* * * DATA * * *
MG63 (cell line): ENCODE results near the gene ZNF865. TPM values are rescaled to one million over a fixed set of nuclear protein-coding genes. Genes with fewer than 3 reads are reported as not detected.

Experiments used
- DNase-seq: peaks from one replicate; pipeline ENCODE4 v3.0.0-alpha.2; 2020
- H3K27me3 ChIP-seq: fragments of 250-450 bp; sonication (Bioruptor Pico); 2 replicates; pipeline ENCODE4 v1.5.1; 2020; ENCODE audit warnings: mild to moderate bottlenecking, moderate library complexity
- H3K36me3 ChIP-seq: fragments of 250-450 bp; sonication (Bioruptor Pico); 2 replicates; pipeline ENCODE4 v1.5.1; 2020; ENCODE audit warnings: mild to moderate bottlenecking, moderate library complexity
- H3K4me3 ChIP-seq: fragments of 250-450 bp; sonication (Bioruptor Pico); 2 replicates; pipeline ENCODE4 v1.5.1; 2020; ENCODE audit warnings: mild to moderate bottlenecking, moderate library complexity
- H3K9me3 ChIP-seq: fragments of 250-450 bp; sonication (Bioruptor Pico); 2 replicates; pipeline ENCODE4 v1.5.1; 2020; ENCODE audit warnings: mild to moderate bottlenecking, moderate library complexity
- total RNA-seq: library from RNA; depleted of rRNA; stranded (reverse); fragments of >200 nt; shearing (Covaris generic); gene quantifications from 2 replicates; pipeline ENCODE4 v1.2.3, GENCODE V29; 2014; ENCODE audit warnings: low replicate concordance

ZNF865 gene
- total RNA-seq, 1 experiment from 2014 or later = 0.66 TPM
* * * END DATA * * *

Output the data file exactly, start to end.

MG63 (cell line): ENCODE results near the gene ZNF865. TPM values are rescaled to one million over a fixed set of nuclear protein-coding genes. Genes with fewer than 3 reads are reported as not detected.

Experiments used
- DNase-seq: peaks from one replicate; pipeline ENCODE4 v3.0.0-alpha.2; 2020
- H3K27me3 ChIP-seq: fragments of 250-450 bp; sonication (Bioruptor Pico); 2 replicates; pipeline ENCODE4 v1.5.1; 2020; ENCODE audit warnings: mild to moderate bottlenecking, moderate library complexity
- H3K36me3 ChIP-seq: fragments of 250-450 bp; sonication (Bioruptor Pico); 2 replicates; pipeline ENCODE4 v1.5.1; 2020; ENCODE audit warnings: mild to moderate bottlenecking, moderate library complexity
- H3K4me3 ChIP-seq: fragments of 250-450 bp; sonication (Bioruptor Pico); 2 replicates; pipeline ENCODE4 v1.5.1; 2020; ENCODE audit warnings: mild to moderate bottlenecking, moderate library complexity
- H3K9me3 ChIP-seq: fragments of 250-450 bp; sonication (Bioruptor Pico); 2 replicates; pipeline ENCODE4 v1.5.1; 2020; ENCODE audit warnings: mild to moderate bottlenecking, moderate library complexity
- total RNA-seq: library from RNA; depleted of rRNA; stranded (reverse); fragments of >200 nt; shearing (Covaris generic); gene quantifications from 2 replicates; pipeline ENCODE4 v1.2.3, GENCODE V29; 2014; ENCODE audit warnings: low replicate concordance

ZNF865 gene
- total RNA-seq, 1 experiment from 2014 or later = 0.66 TPM